One week, two court decisions. Together, they illustrate contrasting attitudes toward the state's Public Records Act. And it all played out exactly how you'd expect after reading an accidentally released e-mail from an assistant Seattle city attorney involved in the fight to keep police dash-cam videos from the public.
Rogers said that the city was entitled to sit on the request for three years because of a state law that prohibits such disclosure "until final disposition of any criminal or civil litigation" related to the events recorded. It's a tortuous argument since there were no pending suits, only the possibility, in the city's reasoning, that someone might sue. Since the statue of limitations is three years, that's how long the city says it must wait.
What makes this argument absurd, however, is that SPD policy allows for the destruction of videos after three years, meaning any member of the public who then wants them better be prepared to dig through the landfill.
Rogers called this policy of destroying videos, while simultaneously refusing to release them for three years, "unreasonable and contrary to law," that is the Public Records Act. Nevertheless, he declined to say what SPD's retention policy should be and said the city did indeed have a right to withhold videos for three years.
"I've read the ruling over 12 times," says KOMO attorney Judith Endejan, declaring herself baffled by the judge's reasoning. "If you can figure it out, you win a prize."
Yesterday, KOMO filed an appeal, seeking direct review by the state Supreme Court. The station may have better luck there.
That, at least, is the judgment of none other than the City Attorney's office itself. Last month, the office accidentally handed internal communication on the matter to attorney James Egan, who is involved in a separate fight with the city over dash-cam videos. Buried within the released digital files was an e-mail from Assistant City Attorney John Schochet opining that the city might win at trial level, but had less than a "50/50 chance" in the appellate arena.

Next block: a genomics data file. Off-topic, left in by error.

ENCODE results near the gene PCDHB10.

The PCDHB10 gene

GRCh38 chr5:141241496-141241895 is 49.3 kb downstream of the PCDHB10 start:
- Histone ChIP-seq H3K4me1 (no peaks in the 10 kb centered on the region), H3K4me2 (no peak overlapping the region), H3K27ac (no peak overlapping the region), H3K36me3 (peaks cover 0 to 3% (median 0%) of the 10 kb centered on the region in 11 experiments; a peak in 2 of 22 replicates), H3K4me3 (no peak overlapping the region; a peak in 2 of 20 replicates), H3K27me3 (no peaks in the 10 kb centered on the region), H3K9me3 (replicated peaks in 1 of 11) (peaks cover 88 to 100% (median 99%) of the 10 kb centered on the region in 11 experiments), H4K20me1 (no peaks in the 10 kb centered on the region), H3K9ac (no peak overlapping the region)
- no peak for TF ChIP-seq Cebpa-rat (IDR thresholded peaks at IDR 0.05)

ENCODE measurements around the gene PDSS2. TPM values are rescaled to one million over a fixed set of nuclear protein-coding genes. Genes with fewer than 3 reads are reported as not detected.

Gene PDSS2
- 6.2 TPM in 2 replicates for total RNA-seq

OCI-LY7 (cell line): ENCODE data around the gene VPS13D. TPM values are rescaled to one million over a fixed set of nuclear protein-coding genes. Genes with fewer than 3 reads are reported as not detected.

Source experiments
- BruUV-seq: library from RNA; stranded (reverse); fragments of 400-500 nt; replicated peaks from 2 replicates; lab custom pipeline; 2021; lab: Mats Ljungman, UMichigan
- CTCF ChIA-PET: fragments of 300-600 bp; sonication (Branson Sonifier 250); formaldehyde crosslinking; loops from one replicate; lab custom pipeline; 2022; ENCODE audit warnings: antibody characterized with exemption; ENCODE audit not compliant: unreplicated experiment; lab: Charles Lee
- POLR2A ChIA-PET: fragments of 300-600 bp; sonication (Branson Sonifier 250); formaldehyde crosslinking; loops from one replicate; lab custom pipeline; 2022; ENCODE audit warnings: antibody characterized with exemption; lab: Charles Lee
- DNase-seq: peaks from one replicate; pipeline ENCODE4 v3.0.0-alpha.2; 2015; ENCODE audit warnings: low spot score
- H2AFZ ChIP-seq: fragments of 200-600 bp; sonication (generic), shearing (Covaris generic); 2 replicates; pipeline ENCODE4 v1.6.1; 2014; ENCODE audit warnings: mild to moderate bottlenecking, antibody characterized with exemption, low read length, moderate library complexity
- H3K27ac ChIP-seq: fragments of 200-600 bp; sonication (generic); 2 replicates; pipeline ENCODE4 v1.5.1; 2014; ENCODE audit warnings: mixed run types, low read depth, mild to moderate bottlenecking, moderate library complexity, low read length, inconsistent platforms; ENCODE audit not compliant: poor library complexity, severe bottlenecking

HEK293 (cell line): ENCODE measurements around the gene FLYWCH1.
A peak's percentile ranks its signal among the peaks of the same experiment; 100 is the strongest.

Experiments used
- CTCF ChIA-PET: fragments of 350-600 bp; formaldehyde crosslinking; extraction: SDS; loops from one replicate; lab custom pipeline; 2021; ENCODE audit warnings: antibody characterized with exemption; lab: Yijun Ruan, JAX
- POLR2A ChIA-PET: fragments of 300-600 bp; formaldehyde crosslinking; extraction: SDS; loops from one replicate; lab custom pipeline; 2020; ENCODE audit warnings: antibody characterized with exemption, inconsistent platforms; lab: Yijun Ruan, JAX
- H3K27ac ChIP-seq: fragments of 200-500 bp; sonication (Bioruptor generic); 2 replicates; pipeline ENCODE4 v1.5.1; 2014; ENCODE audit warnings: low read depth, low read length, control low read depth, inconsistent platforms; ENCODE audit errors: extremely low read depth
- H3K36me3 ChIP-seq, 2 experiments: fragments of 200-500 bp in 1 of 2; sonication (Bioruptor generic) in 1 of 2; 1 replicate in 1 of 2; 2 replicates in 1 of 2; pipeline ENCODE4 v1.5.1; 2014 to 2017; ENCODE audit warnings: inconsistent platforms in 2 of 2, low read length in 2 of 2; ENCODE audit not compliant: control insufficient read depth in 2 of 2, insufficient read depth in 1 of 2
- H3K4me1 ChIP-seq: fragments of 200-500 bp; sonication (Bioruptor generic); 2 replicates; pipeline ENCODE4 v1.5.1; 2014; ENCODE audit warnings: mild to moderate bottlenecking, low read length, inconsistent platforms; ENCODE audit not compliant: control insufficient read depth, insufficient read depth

Schochet cited recent state Supreme Court cases that favored a broad interpretation of the Public Records Act--and yesterday that court proved his point. The Supremes ruled on a request by Mickey Gendler, an attorney who became a quadriplegic after a bike accident on the Montlake Bridge. Gendler, who believed a roadway flaw caused the accident and who ultimately won $8 million from the state in a mediated settlement, wanted records related to previous accidents on the bridge.
The state refused to turn them over unless Gendler would promise not to sue, claiming it had discretionary power because of a federal law that protects certain records from disclosure if they are related to safety reporting requirements.
Nope, said the Supremes. The Washington State Patrol was obliged to keep those records not just for federal reporting purposes but because of a duty, required by state law, to analyze accident reports. Then, revealing more about the Supremes' attidude toward public disclosure, they explained that the exemption based on safety reporting should be "narrowly construed because it impedes the search for truth."
The search for truth? That's lofty language, and it suggests the Supremes will indeed be a receptive audience for KOMO.